The main concerns refer to strict stress echocardiographic issues:1.the lack of a comparison between conventional visual assessment of regional wall motion and TDI analysis. In absolute terms the diagnostic accuracy is not striking: see Table 1 (Additional file 1) and Fig 1. Even if we accept the hypothesis of a non-inferiority analysis of TDI versus dobutamine stress echocardiography we have to take into consideration some major limitations outlined by the authors: the optimal diagnostic accuracy was obtained by using peak systolic velocity after adjusting for maximal heart rate, age and gender: "ignoring these factors reduces both sensitivity and specificity" [29]. Moreover, authors applied a very complex regression model for diagnostic accuracy assessment. A recent meta-analysis on dobutamine stress echocardiography showed an overall sensitivity of 80% and a specificity of 87% [32] (see fig 2). 2 – The extent and severity of myocardial ischemia as defined by the number of ischemic segments and the pharmacologic load is never provided. The protocol was interrupted only in the presence of secondary criteria, but never for development of myocardial ischemia since the quantitative analysis was performed off-line. It has been demonstrated that diagnostic and prognostic accuracy of stress echocardiography increases when the response is stratified in the time and space domain, i.e. number of ischemic segments, severity of ischemia induced, the time of onset of ischemia and the pharmacologic dose. 3 – the apical segments have been excluded by the analysis since the systolic velocity is not reliable making the analysis possible only in 11 segments. Nonetheless, the apex and the apical segments are very often the site of stress echocardiographic positivity unless very proximal atherosclerotic lesions are present 4 – the time for performing analysis is never reported. We are informed that the comparison between systolic velocities at rest and at peak stress is disregarded since it is time consuming and increases the potential for observer variability without increasing diagnostic accuracy. 5 -, apparently, TDI cannot be applied to patients with wall motion abnormalities at rest. The exclusion of this group of patients makes this quantitative approach quite unfeasible for routine clinical application.

Figure 2
figure 2

Sensitivity and specificity of dobutamine stress echocardiography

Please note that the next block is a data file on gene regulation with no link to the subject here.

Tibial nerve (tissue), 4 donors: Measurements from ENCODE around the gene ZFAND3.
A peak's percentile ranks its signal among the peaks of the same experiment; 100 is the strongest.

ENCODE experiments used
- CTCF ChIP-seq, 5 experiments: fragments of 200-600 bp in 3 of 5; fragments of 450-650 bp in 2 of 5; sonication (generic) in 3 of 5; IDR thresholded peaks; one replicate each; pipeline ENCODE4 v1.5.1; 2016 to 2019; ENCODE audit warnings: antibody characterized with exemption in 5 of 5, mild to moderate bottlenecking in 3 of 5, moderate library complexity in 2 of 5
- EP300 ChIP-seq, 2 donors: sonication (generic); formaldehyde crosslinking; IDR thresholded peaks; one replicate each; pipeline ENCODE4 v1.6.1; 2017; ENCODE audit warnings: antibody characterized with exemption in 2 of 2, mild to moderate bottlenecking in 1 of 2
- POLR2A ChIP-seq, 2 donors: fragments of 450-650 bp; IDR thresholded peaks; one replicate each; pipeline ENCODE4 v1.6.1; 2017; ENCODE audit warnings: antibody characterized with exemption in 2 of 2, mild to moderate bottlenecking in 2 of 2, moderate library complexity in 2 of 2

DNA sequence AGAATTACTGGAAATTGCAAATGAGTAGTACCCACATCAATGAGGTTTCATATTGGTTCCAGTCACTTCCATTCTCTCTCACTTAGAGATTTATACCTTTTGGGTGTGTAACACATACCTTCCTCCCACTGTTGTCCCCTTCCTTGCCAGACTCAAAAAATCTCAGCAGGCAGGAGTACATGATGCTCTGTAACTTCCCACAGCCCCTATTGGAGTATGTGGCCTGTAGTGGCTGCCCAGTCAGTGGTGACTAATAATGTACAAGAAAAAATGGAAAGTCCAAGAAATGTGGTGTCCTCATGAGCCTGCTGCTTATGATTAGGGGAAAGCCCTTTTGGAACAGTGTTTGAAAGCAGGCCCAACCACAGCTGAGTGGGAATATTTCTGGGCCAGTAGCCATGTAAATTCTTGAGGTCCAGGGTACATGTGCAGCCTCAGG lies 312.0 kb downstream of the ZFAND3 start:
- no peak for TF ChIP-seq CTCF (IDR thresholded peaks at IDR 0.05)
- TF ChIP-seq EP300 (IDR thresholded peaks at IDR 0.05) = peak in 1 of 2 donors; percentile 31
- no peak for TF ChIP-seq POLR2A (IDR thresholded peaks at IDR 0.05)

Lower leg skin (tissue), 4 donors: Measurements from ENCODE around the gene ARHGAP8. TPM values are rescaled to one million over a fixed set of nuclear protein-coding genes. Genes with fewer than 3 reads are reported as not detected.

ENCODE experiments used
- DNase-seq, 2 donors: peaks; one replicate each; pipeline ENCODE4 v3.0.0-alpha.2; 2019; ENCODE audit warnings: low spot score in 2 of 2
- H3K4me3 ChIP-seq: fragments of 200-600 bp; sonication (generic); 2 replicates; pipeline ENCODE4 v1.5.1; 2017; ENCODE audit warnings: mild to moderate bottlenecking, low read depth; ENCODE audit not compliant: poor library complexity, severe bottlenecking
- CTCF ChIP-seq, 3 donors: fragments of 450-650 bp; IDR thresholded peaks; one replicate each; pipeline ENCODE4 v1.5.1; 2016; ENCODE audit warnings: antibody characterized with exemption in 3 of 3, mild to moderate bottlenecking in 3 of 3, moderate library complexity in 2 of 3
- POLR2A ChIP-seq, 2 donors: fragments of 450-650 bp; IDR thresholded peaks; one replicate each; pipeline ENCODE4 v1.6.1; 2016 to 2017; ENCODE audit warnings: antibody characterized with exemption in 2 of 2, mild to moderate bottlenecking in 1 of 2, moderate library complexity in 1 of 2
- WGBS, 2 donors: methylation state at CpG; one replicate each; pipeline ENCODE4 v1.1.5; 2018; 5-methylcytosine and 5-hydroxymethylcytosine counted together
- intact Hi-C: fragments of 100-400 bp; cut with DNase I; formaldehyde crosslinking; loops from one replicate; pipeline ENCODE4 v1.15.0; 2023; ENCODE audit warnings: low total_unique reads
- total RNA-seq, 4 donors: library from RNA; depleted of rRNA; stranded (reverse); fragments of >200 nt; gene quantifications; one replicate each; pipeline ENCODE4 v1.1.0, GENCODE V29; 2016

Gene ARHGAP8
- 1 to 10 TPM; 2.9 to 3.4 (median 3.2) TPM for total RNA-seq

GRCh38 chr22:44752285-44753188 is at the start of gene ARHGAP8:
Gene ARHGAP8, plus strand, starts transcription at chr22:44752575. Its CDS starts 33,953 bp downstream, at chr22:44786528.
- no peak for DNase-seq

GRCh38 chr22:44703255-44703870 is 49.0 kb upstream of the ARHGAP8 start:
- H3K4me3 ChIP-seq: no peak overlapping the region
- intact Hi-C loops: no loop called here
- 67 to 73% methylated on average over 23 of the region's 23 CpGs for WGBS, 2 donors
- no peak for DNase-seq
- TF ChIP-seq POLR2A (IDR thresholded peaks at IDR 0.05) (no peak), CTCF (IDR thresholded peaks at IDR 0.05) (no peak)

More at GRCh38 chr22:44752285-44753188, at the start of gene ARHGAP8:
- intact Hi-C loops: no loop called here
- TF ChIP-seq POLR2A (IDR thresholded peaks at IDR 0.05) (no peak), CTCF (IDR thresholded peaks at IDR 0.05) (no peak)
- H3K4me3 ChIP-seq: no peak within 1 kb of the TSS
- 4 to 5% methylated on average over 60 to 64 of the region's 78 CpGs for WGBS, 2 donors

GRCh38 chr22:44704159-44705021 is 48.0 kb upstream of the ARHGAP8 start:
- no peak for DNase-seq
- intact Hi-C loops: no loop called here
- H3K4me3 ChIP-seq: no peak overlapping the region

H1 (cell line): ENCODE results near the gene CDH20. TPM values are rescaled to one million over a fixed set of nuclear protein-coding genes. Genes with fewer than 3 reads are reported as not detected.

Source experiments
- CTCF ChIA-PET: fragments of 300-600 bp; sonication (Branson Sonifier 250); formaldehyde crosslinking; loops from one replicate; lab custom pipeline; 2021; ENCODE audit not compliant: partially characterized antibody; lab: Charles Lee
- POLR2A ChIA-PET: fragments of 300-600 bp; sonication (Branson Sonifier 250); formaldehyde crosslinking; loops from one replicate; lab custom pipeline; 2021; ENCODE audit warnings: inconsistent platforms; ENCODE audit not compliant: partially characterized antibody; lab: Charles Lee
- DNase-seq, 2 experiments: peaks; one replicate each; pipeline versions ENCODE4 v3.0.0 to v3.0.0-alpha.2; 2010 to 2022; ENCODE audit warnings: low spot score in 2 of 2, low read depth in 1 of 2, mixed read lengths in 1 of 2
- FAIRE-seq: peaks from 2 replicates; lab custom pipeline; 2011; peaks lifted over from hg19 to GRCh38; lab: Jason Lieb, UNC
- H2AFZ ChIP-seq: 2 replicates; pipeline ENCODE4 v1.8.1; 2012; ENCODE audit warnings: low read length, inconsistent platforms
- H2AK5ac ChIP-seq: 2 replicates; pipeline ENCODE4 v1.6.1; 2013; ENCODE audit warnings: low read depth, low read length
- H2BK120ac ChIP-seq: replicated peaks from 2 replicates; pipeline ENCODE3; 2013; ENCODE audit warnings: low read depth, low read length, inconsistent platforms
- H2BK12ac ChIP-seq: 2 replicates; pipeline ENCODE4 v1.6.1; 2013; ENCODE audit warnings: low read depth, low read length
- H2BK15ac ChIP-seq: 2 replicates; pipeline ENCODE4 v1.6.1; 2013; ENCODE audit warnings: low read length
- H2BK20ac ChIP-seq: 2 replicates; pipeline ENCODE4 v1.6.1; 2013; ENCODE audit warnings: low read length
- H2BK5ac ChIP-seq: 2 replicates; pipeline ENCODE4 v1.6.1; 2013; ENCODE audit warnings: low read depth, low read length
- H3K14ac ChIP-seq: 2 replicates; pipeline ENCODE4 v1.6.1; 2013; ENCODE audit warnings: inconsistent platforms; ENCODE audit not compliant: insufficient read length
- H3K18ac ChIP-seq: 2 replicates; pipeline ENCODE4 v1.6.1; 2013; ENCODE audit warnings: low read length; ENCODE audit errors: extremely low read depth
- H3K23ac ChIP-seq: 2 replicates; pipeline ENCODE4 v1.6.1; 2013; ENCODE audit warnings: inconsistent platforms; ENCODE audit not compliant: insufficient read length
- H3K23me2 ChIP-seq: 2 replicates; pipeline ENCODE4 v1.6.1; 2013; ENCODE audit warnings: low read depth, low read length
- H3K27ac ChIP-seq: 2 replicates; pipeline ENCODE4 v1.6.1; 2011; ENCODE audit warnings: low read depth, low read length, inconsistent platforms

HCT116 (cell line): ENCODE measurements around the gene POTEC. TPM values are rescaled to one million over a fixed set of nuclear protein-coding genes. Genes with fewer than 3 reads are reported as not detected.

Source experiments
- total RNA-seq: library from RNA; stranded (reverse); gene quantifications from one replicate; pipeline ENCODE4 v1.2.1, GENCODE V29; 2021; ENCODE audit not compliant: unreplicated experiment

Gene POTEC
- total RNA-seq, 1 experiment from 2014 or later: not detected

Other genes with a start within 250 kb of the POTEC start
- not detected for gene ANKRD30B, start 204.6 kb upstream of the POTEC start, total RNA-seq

Voigt et al. [30] used a more realistic approach to the application of TDI to stress echocardiography. They first demonstrated in 44 patients with known or suspected coronary artery disease that strain rate quantitatively differentiates ischemic and nonischemic regional myocardial response to dobutamine stress echocardiography [30] and compared it with conventional visual assessment. The ratio of postsystolic shortening to maximal strain was the best quantitative parameter to identify dobutamine stress induced-ischemia. This quantitative analysis improved sensitivity from 81 (visual assessment) to 86% and specificity from 82% to 89%. The statistical significance is not provided in the manuscript. Then, in the same population of 44 [31], they compared the visual assessment of wall motion abnormalities with different parameters derived from TDI application such as peak systolic velocity, systolic displacement and strain rate imaging. They employed simultaneous perfusion scintigraphy as a gold standard of myocardial ischemia. The stress echocardiographic methodology employed was not a standard one for segmentation of the left ventricle (18 segments instead of 16 or 17), pharmacologic protocol (up to 2 mg atropine instead of 1 mg) and criteria for ischemia (worsening of wall motion only in 1 segment). Also in this case, the overall accuracy is not striking: Table 1 (Additional file 1). On the basis of these results TDI reduces significantly the diagnostic accuracy of dobutamine stress echocardiography whereas strain rate imaging equals the diagnostic accuracy but it does not improve it. Interestingly enough, the sensitivities and specificities of strain rate imaging are slightly different in the two papers even though the analysis was conducted in the very same set of patients. Moreover, since coronary angiography was performed in all patients, the diagnostic accuracy should have been calculated on this real gold standard instead of perfusion scintigraphy.